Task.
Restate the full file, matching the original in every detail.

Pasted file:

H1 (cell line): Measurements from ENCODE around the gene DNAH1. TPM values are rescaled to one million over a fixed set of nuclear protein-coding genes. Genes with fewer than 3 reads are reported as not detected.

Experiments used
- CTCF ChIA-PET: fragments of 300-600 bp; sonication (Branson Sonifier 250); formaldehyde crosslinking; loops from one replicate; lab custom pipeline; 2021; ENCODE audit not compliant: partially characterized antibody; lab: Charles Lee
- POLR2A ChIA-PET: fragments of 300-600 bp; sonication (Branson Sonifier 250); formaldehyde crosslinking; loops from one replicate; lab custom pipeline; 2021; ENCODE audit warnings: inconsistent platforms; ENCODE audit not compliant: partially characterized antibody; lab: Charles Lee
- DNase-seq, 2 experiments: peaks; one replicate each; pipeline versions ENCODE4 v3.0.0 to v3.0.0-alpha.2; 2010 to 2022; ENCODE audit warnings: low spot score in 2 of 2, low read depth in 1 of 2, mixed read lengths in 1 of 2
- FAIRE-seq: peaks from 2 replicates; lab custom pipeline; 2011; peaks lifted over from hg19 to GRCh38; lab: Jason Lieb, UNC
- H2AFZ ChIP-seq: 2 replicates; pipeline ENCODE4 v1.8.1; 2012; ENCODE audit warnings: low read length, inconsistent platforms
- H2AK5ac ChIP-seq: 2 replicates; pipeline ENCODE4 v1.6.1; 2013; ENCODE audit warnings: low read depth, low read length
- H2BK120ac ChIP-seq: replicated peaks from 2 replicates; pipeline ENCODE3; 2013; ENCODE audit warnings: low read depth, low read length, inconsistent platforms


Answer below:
H1 (cell line): Measurements from ENCODE around the gene DNAH1. TPM values are rescaled to one million over a fixed set of nuclear protein-coding genes. Genes with fewer than 3 reads are reported as not detected.

Experiments used
- CTCF ChIA-PET: fragments of 300-600 bp; sonication (Branson Sonifier 250); formaldehyde crosslinking; loops from one replicate; lab custom pipeline; 2021; ENCODE audit not compliant: partially characterized antibody; lab: Charles Lee
- POLR2A ChIA-PET: fragments of 300-600 bp; sonication (Branson Sonifier 250); formaldehyde crosslinking; loops from one replicate; lab custom pipeline; 2021; ENCODE audit warnings: inconsistent platforms; ENCODE audit not compliant: partially characterized antibody; lab: Charles Lee
- DNase-seq, 2 experiments: peaks; one replicate each; pipeline versions ENCODE4 v3.0.0 to v3.0.0-alpha.2; 2010 to 2022; ENCODE audit warnings: low spot score in 2 of 2, low read depth in 1 of 2, mixed read lengths in 1 of 2
- FAIRE-seq: peaks from 2 replicates; lab custom pipeline; 2011; peaks lifted over from hg19 to GRCh38; lab: Jason Lieb, UNC
- H2AFZ ChIP-seq: 2 replicates; pipeline ENCODE4 v1.8.1; 2012; ENCODE audit warnings: low read length, inconsistent platforms
- H2AK5ac ChIP-seq: 2 replicates; pipeline ENCODE4 v1.6.1; 2013; ENCODE audit warnings: low read depth, low read length
- H2BK120ac ChIP-seq: replicated peaks from 2 replicates; pipeline ENCODE3; 2013; ENCODE audit warnings: low read depth, low read length, inconsistent platforms